So, having assured the believers he is writing to that their future is safe in God’s hands, he now goes on to address what it is that tough times are sent for in the present.  He changes the metaphor again. Instead of a plant, or a child, here Peter describes the Christian in terms of a precious metal, like gold.

Most substances when subjected to fire are completely destroyed.  But gold is different. If you put gold in the fire, what is going to happen is that anything that is not gold is going to burn away, and what you will have left is gold. So, Peter is saying that tough times are not there to destroy us. They are there to show what we are really made of, who we really are.

6 This brings you great joy, although you may have to suffer for a short time in various trials. 7 Such trials show the proven character of your faith, which is much more valuable than gold — gold that is tested by fire, even though it is passing away — and will bring praise and glory and honour when Jesus Christ is revealed.

In fact, the result of the tough times is that God is going to be worshipped.  Our going through the tough times happens so that God will be eternally praised because of the faith he gave us to overcome the tough times.

So, you see, if you ask the gold whether it wants to go through the fire, it would probably say no thank you very much.  But if you ask the refiner, he would say, “absolutely.”  Why? Because the refiner wants to produce a brilliant pure gold, and for that, he needs to put it through the fire.

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TOUGH TIMES COME TO STEAL OUR JOY, BUT CANNOT OVERCOME OUR FAITH IN CHRIST

8 You have not seen him, but you love him. You do not see him now but you believe in him, and so you rejoice with an indescribable and glorious joy, 9 because you are attaining the goal of your faith — the salvation of your souls.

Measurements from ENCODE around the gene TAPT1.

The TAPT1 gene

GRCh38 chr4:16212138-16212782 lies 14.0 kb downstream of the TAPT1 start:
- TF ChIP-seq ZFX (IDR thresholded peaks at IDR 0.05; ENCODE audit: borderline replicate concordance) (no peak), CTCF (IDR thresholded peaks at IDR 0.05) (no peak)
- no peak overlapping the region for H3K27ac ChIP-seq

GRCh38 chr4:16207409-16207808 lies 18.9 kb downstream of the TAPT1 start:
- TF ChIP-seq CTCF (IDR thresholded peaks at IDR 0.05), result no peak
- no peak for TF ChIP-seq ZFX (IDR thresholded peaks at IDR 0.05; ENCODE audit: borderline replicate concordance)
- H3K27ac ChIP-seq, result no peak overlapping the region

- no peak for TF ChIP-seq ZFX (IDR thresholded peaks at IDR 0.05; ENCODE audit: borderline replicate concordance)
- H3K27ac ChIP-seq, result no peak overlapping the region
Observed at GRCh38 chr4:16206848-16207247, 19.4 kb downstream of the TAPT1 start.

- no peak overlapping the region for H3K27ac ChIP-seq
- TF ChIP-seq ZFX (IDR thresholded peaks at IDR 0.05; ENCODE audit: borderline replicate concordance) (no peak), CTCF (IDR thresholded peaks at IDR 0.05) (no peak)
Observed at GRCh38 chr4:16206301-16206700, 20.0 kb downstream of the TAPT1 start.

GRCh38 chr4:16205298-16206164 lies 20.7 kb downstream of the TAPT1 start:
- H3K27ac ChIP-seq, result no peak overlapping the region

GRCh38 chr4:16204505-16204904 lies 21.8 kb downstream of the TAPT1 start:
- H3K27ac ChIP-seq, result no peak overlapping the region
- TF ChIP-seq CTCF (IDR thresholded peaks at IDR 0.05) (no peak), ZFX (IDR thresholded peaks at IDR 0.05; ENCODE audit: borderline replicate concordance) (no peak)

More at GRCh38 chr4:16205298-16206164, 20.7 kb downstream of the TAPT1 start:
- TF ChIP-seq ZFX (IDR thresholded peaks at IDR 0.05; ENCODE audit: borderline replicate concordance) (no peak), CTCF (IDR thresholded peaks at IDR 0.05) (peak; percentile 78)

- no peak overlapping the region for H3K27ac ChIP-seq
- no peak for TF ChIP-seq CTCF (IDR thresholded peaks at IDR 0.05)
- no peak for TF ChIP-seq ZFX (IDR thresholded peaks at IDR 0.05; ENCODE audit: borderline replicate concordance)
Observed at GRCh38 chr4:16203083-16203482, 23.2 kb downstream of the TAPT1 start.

So, to sum up Peter’s message so far. He says that tough times are not going to change what happened in the past: God gave those believers a new birth to a permanent inheritance.  He also says that tough times are not going to change what is going to happen in the future.  It is all going to come through the fire and reveal a pure gold that brings glory and praise to the Refiner.

So, the last thing Peter wants to reflect upon is the present.  He sees a church that has put her faith in a Saviour that she presently cannot see.  He sees that church rejoicing in her Saviour with an indescribable and glorious joy.  Then he sees tough times come.  Those tough times are not going to destroy her faith.  She has something that those tough times cannot touch. She has a living and enduring faith in Christ. She is attaining the goal of her faith. She is being saved by Him.

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When we go through tough times, we need to remember that it does not mean that God has abandoned us. It means the opposite. He is there, refining us so that who we are blesses him forever.

 

tough times prove our identity

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Matthew 13:18-23 (JDV)

18 “So listen to the parable of the planter:

19 When anyone hears the message about the coming kingdom and does not understand it, the evil one comes and snatches away what has been planted in his heart. This is what was planted along the path.

20 As for what was planted on rocky ground, this is the one who hears the message and immediately receives it with joy,

21 yet he has no internal root, so stays true for a while, but when troubles or opposition arise on account of the message, he falls away right then.

22 As for what was planted among thorns, this is the one who hears the message, but the worries of the age and the untrustworthiness of riches choke the message, and it becomes unfruitful.

23 As for what was planted on good soil, this is the one who hears the message and understands it. He really bears fruit and produces, in one case a hundred times as much, in another sixty, and in another thirty.”